May 30, 2018

Performance Evaluations

Written performance evaluations must be conducted annually at minimum using a university-approved system or method for all staff employees except those hired within the three months preceding fiscal year end. Departments are encouraged to provide rigorous feedback, coaching and performance assessments during the first 90 days of employment.

Information about the university’s standard performance evaluation system (Workday), available templates, requirements for schools/divisions using alternative methods, guidance for managers conducting an evaluation and additional links are all available on the performance management page of the Employee Gateway. Schools/divisions not using Workday are required to upload performance evaluation records and provide scores to be uploaded into Workday for recordkeeping purposes. Performance evaluations are generally conducted in the spring because annual staff pay increases are merit-based and take effect in July. Schools/divisions may determine the timing of annual evaluations based on particular business requirements, but all departments must meet the deadline imposed by their business unit. Whatever timing is used, the performance evaluation is required as a basis for the determination and justification of merit pay increases.

New hires

As referenced above, when a staff employee is hired, transferred, promoted, or given new duties, the manager must establish a foundation for future performance evaluations by reviewing with the employee the relevant job responsibilities, performance expectations, business objectives, training requirements, and any university and departmental policies and procedures that may affect his/her ability to succeed. Managers must provide the employee with rigorous feedback, coaching and assessments on performance during the first 90 days in the new position. Managers are encouraged to request feedback from co-workers, customers and others with insight into the employee’s performance. Help for both gathering feedback and viewing responses in Workday is available on the managers page of the Workday Help site.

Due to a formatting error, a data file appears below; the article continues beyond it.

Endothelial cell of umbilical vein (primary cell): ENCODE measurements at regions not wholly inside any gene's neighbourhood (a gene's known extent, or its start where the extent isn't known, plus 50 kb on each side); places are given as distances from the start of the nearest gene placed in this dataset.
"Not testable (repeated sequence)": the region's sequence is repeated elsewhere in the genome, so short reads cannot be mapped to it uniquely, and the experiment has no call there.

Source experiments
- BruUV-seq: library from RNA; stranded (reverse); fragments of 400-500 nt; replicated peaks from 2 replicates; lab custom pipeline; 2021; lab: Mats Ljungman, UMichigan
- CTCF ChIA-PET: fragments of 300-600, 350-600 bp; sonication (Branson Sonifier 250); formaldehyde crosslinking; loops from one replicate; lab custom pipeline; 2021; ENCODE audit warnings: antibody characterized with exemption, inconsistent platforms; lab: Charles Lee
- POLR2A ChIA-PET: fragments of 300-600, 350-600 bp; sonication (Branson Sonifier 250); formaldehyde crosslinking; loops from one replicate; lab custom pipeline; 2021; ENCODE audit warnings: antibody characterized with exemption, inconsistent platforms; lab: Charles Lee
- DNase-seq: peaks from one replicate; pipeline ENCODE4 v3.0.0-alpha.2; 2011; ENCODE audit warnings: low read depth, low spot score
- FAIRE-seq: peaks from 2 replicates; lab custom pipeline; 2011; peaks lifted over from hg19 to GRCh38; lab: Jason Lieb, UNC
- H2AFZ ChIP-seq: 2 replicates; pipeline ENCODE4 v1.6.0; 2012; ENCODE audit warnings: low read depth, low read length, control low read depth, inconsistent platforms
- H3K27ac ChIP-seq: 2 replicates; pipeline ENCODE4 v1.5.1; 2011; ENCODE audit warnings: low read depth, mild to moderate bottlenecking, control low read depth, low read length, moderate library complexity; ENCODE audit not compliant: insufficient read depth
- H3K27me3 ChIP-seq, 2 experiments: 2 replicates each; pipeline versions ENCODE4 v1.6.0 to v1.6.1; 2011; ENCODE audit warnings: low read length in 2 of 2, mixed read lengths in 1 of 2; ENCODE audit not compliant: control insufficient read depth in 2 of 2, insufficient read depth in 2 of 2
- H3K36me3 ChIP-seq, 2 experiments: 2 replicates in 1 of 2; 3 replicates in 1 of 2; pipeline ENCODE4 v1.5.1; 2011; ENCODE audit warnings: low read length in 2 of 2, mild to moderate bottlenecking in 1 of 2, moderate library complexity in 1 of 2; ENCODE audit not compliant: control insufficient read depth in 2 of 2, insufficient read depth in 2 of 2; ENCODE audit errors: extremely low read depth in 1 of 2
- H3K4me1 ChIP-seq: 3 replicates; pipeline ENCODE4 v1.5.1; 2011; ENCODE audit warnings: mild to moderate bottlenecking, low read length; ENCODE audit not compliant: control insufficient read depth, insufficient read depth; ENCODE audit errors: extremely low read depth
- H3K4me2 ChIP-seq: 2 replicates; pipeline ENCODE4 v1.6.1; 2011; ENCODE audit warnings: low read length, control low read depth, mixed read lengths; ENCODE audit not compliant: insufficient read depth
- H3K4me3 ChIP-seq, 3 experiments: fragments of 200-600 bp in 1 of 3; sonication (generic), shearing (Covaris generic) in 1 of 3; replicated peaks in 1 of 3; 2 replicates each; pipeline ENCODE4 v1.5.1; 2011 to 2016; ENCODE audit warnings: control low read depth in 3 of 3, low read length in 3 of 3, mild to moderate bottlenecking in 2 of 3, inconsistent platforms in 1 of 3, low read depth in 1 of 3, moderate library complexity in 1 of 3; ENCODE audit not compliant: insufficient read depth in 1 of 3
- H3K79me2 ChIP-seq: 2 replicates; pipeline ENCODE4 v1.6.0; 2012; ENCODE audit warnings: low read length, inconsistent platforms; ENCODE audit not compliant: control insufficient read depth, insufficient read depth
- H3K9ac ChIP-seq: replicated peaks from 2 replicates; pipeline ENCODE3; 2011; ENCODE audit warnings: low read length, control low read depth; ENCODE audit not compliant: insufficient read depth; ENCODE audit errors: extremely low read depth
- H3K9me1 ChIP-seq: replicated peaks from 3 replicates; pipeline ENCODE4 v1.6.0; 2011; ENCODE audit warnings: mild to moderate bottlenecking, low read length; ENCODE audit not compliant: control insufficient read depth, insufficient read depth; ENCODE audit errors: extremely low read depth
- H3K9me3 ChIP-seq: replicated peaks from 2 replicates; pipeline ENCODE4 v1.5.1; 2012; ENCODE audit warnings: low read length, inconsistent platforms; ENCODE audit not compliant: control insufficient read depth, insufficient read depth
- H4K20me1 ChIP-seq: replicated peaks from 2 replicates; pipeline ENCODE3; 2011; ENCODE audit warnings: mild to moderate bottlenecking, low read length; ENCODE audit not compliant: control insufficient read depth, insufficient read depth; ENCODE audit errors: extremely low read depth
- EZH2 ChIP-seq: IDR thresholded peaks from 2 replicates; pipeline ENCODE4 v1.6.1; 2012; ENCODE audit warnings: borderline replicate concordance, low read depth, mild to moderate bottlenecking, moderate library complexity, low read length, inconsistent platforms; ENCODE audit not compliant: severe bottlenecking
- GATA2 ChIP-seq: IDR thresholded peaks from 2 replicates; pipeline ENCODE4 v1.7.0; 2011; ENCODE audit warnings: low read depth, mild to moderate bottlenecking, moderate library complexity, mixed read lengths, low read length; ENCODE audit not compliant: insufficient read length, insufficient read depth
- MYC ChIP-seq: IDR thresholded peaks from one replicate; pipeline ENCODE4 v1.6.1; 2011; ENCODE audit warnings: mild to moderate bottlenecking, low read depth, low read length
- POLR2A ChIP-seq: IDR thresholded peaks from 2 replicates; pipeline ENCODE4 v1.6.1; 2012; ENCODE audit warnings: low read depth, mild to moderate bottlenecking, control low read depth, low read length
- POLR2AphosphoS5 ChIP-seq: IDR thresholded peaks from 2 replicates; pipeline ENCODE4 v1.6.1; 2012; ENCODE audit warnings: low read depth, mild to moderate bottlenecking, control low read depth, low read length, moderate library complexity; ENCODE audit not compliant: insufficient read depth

Ongoing evaluation

Managers should provide performance feedback throughout the year and should immediately address significant failures to meet expectations through verbal and/or written disciplinary notices as outlined in the university’s Staff Disciplinary Practices policy. Managers are encouraged to maintain notes regarding specific performance observations to facilitate providing examples that substantiate performance scores on the annual evaluation. Managers are encouraged to also request feedback from co-workers, customers and others with insight into the employee’s performance. Help for both gathering feedback and viewing responses in Workday is available on the managers page of the Workday Help site. There may be exceptional circumstances that preclude a manager from completing an annual written performance evaluation. Managers should consult with Human Resources Administration if extenuating operational circumstances prevent the completion of an annual written performance evaluation.

Completing the annual evaluation

Both the manager and employee must sign (electronically or physically) the evaluation acknowledging each has reviewed the document and attesting to the accuracy of the ratings and comments provided. If the manager or employee disagree with the ratings or comments made by the other, each must have the opportunity to discuss, modify or provide clarifying comments that will be part of the official record. If the employee declines to sign the evaluation, appropriate notation should be made on the evaluation describing the circumstances. Disagreements regarding performance evaluations may be resolved through the Staff Complaint Process.

Recordkeeping

Performance evaluations must be maintained in the employee’s official file (Workday) for the duration of employment and a minimum of seven years after termination.

Responsible Office

Human Resources Administration
uschr@usc.edu
(213) 821-8100

Issued by

Todd R. Dickey, Senior Vice President, Administration
University of Southern California